HC: Pubic Holiday not a Fundamental Right
The Bombay High Court recently pronounced that whether to announce public holiday or not is government decision. And public holiday is not a fundamental right.
Why did the judgement come up?
Dadra and Nagar Haveli is a Union Territory. It was completely liberated from the Portugal rule on August 2, 1954. And therefore, the UT celebrates its Liberation Day on this day. Recently, the administrator of the UT submitted a petition seeking to establish August 2 as a public holiday. According to the administrator, August 2nd remained public holiday between 1954 and 2020. This practice was discontinued in 2021.
About the Judgement
The High Court pronounced that India has too many public holidays. It is important to reduce them. The court also referred to a previous judgement made on the UT. Which is, Good Friday in the territory is a restricted holiday and not a gazette holiday. Restricted holiday is an optional holiday. The person can opt to take leave or work.
What is a Gazette holiday?
The public and private working bodies should compulsorily remain closed on a gazette holiday. A gazette holiday means the schools, banks and every other working body in the country should remain closed. This term is used in countries that were colonized by the British. It is used in India, Singapore, Australia and Pakistan.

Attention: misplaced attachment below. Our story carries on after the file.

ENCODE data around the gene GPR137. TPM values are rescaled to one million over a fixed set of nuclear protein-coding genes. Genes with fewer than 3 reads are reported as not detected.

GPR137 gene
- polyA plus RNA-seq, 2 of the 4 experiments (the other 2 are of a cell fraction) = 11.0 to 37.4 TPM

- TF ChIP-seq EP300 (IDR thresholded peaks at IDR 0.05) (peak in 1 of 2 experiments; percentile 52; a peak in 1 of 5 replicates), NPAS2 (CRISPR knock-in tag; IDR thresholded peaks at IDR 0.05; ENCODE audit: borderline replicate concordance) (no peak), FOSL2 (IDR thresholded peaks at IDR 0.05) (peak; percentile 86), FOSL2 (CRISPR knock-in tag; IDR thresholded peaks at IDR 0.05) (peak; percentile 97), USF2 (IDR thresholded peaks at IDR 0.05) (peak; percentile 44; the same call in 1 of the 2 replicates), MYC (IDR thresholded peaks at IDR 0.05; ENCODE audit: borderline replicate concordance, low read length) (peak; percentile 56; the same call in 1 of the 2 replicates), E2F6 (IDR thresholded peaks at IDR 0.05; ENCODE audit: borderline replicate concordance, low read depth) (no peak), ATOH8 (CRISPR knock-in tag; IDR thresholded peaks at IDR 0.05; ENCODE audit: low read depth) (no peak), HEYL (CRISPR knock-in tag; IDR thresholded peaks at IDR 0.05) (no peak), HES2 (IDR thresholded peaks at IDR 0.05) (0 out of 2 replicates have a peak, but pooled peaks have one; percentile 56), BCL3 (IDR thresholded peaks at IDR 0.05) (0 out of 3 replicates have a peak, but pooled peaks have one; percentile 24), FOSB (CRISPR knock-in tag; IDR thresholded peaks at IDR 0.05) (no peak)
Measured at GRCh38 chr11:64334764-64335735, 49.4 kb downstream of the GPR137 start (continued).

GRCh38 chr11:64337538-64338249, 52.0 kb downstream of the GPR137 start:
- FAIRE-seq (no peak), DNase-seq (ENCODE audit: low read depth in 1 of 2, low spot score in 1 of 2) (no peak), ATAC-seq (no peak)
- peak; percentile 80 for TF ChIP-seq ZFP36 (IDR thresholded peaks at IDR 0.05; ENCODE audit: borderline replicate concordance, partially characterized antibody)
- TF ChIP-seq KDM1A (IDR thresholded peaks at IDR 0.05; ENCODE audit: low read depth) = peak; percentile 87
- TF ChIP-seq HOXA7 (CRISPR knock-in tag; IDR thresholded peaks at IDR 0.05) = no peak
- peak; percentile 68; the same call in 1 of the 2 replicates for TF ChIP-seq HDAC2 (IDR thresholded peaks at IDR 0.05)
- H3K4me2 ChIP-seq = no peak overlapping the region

Who decides on the Gazette Holiday in India?
Ministry of Personnel, public grievances and pensions. As of December 2021, there are 16 gazette holidays and 30 restricted holidays in the country. The gazette holidays are as follows:
- Republic Day: January 26
- Maha Shivarathri
- Mahavir Jayanti or Meshadi or Vishu or Vaisakhi
- Good Friday
- Id – Ul – Fitr
- Buddha Purnima
- Id – Ul – Zuha or Bakrid
- Independence Day: August 15
- Mahatma Gandhi Jayanti: October 2
- Dussehra Diwali
- Guru Nanak Birthday
- Christmas: December 25
Category: Legal & Constitution Current Affairs
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